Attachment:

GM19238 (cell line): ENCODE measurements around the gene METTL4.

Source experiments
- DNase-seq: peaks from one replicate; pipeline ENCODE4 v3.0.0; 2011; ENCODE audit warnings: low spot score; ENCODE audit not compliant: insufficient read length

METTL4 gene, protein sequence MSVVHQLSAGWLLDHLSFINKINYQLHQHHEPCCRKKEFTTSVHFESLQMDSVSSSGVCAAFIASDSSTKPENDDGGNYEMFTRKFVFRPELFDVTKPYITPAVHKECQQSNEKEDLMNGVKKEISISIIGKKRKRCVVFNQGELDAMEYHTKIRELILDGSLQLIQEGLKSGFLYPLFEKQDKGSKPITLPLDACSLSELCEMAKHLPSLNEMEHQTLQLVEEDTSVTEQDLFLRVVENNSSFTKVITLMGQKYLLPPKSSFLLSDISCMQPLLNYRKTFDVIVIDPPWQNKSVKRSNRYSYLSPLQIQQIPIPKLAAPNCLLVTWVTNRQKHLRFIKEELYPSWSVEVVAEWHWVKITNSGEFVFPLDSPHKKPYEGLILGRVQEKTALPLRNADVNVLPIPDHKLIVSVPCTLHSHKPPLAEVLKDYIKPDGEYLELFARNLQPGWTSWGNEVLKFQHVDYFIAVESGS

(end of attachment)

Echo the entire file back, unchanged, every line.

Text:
GM19238 (cell line): ENCODE measurements around the gene METTL4.

Source experiments
- DNase-seq: peaks from one replicate; pipeline ENCODE4 v3.0.0; 2011; ENCODE audit warnings: low spot score; ENCODE audit not compliant: insufficient read length

METTL4 gene, protein sequence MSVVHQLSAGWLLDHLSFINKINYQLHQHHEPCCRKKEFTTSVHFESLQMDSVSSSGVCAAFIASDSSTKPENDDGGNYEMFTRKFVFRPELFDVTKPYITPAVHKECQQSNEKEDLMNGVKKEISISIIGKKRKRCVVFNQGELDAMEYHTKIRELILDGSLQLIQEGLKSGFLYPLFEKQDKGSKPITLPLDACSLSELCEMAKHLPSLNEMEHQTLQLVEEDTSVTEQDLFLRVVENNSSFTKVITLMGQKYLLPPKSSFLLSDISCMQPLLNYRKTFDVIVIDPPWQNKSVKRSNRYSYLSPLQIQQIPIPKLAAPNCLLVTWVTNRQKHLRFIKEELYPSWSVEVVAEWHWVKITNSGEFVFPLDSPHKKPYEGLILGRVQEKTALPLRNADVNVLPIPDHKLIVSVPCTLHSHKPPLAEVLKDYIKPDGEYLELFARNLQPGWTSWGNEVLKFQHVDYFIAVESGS